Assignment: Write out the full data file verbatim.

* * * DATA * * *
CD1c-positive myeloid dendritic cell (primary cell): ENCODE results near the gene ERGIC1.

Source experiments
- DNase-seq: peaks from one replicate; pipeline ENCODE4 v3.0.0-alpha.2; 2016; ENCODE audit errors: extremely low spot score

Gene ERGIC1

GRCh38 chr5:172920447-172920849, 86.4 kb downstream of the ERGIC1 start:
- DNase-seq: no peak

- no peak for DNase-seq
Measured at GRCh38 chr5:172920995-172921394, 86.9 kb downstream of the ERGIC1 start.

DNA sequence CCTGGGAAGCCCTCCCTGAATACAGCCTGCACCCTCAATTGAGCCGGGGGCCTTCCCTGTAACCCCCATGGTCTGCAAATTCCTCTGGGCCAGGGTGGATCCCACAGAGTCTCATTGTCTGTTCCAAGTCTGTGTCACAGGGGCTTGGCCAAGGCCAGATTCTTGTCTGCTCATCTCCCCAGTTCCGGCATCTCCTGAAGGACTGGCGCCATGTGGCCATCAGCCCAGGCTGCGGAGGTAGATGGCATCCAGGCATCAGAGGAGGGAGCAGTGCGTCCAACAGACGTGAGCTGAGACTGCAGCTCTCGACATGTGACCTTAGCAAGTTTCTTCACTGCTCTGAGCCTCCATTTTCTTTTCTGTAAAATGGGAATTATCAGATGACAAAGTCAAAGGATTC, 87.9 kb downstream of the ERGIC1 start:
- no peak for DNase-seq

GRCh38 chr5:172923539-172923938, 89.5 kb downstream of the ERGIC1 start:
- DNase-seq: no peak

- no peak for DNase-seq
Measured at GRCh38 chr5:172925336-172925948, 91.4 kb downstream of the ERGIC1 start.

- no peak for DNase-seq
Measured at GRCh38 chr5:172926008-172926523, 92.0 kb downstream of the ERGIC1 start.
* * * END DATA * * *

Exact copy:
CD1c-positive myeloid dendritic cell (primary cell): ENCODE results near the gene ERGIC1.

Source experiments
- DNase-seq: peaks from one replicate; pipeline ENCODE4 v3.0.0-alpha.2; 2016; ENCODE audit errors: extremely low spot score

Gene ERGIC1

GRCh38 chr5:172920447-172920849, 86.4 kb downstream of the ERGIC1 start:
- DNase-seq: no peak

- no peak for DNase-seq
Measured at GRCh38 chr5:172920995-172921394, 86.9 kb downstream of the ERGIC1 start.

DNA sequence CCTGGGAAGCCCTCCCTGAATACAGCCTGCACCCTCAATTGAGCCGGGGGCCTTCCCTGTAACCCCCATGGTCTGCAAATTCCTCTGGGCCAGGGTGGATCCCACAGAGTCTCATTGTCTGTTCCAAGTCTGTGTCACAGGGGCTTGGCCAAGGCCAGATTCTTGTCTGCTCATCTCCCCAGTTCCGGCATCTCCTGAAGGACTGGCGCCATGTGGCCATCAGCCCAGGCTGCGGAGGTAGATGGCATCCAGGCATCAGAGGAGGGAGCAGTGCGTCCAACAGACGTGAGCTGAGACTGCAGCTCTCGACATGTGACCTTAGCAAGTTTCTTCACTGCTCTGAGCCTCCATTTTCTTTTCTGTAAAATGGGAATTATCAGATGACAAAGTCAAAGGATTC, 87.9 kb downstream of the ERGIC1 start:
- no peak for DNase-seq

GRCh38 chr5:172923539-172923938, 89.5 kb downstream of the ERGIC1 start:
- DNase-seq: no peak

- no peak for DNase-seq
Measured at GRCh38 chr5:172925336-172925948, 91.4 kb downstream of the ERGIC1 start.

- no peak for DNase-seq
Measured at GRCh38 chr5:172926008-172926523, 92.0 kb downstream of the ERGIC1 start.